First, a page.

Capturing Cambridge
  • search
  • Facebook
  • Twitter

John O’Gaunt’s House, Bassingbourn

History of John o'Gaunt's House

Listed building on Heritage at Risk Register

The motte is considered to date to the 12th century when it was one of a group of minor strongholds in the locality. The site was later occupied by a manor house belonging to Warin de Bassingbourn who, in 1266, obtained a licence to crenellate the house with a dyke and stone wall. The association with John o’Gaunt is doubtful, although Bassingbourn market was confirmed to him by Edward III. Part of the moat and some structural features were still visible in the 19th century when the motte stood 4m high. In 1887 some of the stonework was robbed out and material from the motte was used to fill the moat.

Edward II stayed at the castle in November 1324. 

The mother of Oliver Cromwell lived here during the life of her first husband, William Lynn, who died when she was 24.

(W M Palmer 1923 Camb Chron.)

In 2022 SR sent this email:

My family has a long “connection” with the site having worked for successive owners – the Russell and Howes families from the 1850’s up to 2002. I worked on the area until 1980 when I left the village.

The mound stood until the Great War (1916?) when it was partially levelled, the stonework being removed to repair the roads leading to Dick Sell’s lane. My grandfather William T E Robinson (1901 – 78) worked on the job and recalled walls of clunch 3 to 4 feet high under the mound. This was partially confirmed in the 1980’s when my father William C Robinson (1930 – 2015) was ploughing the site and unearthed a large block of dressed clunch stone some3 feet log by 2 feet wide by 10 inches deep. He removed it from the site: I think it’s still in the garden of 18 South End Bassingbourn where he lived until 2013.

The site itself was never dug for Coprolites unlike the field to the north (18 acres field today).

I remember the last moat being filled in – it was 1963 and this moat was across the field behind the mount running east to west. The causeway moats were filled in 1952 – 1953 using earth from the groundworks of the building of Bassingbourn Village College. The causeway was lined by tall willow trees which were pulled into the moat by traction engine, then some 20 feet wide and very deep, where presumably they remain buried. My dad (WCR) worked on this.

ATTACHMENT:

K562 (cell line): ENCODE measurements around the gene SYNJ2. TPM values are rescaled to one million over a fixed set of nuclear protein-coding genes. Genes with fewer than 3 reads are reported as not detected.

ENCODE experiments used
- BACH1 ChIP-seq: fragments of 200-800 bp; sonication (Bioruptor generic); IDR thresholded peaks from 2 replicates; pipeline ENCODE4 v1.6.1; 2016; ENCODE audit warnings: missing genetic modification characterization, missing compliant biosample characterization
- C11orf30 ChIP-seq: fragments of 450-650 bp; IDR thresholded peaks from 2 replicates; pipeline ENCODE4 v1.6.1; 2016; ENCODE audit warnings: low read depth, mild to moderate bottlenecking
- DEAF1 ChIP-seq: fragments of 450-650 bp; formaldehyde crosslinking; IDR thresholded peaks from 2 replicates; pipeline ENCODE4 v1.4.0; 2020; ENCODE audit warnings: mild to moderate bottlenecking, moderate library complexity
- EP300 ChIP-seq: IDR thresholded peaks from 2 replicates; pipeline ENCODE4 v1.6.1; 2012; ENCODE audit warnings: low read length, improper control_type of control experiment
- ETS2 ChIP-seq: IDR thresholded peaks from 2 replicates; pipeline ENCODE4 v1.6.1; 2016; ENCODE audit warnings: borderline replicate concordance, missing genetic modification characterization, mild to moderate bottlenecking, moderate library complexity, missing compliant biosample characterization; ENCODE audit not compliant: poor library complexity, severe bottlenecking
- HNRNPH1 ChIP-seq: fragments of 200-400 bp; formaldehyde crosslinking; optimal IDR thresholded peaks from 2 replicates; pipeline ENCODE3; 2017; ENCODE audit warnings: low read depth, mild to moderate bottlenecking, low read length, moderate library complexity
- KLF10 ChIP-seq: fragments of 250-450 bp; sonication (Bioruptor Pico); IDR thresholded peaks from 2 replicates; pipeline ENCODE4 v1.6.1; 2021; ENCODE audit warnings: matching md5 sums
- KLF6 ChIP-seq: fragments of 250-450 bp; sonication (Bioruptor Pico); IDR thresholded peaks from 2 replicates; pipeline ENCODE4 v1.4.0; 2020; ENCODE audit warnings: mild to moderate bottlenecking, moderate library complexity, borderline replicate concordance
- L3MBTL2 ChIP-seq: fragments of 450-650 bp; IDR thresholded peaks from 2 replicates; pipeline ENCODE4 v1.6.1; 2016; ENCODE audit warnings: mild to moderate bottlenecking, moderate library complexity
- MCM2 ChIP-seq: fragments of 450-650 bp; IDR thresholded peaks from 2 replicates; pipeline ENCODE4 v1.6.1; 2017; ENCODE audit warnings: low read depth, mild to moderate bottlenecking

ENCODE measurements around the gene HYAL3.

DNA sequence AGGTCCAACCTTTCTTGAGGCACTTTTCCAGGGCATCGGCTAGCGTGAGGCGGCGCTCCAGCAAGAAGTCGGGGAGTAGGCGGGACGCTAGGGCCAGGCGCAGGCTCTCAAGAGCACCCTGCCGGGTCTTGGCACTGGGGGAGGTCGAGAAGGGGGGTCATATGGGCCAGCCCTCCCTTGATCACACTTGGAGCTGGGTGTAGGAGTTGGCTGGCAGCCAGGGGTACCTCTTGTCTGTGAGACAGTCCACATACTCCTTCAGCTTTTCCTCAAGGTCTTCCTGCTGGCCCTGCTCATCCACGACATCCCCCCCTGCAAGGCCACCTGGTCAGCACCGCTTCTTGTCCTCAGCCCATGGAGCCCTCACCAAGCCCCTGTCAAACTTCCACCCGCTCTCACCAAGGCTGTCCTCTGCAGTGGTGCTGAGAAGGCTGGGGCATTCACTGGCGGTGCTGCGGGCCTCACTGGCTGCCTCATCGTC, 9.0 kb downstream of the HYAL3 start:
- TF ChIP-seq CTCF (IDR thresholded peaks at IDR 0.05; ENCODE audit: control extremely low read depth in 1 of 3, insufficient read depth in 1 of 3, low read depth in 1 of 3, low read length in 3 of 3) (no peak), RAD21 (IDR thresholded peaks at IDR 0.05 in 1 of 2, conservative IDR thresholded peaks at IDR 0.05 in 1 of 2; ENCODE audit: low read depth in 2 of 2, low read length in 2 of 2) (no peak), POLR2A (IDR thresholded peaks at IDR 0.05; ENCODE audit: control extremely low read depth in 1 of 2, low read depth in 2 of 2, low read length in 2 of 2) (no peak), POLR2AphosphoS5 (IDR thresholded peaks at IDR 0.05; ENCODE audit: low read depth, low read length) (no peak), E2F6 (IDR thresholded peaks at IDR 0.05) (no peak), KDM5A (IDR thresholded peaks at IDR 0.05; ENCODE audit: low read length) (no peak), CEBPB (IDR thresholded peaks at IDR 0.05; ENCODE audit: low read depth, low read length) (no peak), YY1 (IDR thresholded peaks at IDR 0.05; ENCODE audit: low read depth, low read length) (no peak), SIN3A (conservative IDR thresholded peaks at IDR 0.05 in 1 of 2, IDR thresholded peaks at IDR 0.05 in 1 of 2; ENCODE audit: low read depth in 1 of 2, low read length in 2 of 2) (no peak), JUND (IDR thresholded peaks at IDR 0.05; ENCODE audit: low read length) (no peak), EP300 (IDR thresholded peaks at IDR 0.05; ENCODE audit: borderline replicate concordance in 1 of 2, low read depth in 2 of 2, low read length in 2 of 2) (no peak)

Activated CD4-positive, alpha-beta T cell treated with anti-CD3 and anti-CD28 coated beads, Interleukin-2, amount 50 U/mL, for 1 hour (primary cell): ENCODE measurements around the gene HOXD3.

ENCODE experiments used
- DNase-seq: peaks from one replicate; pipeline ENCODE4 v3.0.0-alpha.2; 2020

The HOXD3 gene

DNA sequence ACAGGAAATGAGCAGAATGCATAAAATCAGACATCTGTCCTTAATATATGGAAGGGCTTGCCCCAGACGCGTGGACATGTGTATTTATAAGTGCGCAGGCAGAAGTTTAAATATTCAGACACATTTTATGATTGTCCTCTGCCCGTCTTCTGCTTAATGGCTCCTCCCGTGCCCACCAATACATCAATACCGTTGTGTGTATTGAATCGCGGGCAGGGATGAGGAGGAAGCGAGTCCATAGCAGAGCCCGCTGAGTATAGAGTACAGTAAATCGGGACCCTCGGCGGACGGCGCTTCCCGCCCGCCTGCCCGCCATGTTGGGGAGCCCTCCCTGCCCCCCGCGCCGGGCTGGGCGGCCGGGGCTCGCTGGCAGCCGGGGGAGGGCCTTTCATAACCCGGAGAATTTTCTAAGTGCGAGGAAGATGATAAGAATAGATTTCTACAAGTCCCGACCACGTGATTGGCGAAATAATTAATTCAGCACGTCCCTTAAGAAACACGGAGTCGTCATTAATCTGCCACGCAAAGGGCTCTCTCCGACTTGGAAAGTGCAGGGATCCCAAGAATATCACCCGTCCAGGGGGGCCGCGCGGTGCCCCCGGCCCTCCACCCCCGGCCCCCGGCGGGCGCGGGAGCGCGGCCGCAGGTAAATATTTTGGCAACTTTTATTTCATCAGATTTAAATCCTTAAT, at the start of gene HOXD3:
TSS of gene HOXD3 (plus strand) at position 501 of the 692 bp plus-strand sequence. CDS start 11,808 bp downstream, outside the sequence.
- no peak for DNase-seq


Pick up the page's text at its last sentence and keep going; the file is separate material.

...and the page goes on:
The area was originally several fields known as Halls Close (pronounced ‘ole cluss’ in the dialect); the pastures and 18 acres. It was all laid to meadow until the 1950s and was a haven for wildlife including large grass snakes. Peter Sell of the Botanic Gardens (a contemporary and friend of our family)  listed the plants and wildlife: there was an unusual hazelnut on site which  Sell speculates could have been on site since Roman times.

It’s often claimed the the causeway extended to the church. My own work suggests that this is unlikely — there are ground signs across the road in the field known The Fillance (medieval ‘Kyllands’ – dialect corruption) and WTER said that horse ploughing  the Fillance was always harder in the area just inside the boundary closest to the castle.

If you take a line from the causeway, a straight line leads to the Bury Yard – opposite the church and the site of Richmonds Manor. If – and it’s a big if – there was an extension, did this link the two major manors of the village along an access? There’s no doubt that the whole landscape north of the Litlington Road has been extensively altered probably to a plan to control water and the mills. River’s aren’t that straight in real life.

One last thought. The Fillance is a large area surrounded by a bank. Its original shape is identical to a Roman Fort. Is this the original area of settlement? Bear in mind a Roman figurine of Diana was found somewhere in the vicinity in the 19th century. I have in my possession a polished Neolithic hand axe, also found in the area in the 1950s so is this an earlier site? Lots of questions.


Do you have any information about the people or places in this article? If so, then please let us know using the Contact page or by emailing

Dear Visitor,


Thank you for exploring historical Cambridgeshire! We hope you enjoy your visit.


Did you know that we are a small, independent Museum and that we rely on donations from people like you to survive?


If you love Capturing Cambridge, and you are able to, we’d appreciate your support today.


Every donation makes a world of difference.


Thank you,

The Museum of Cambridge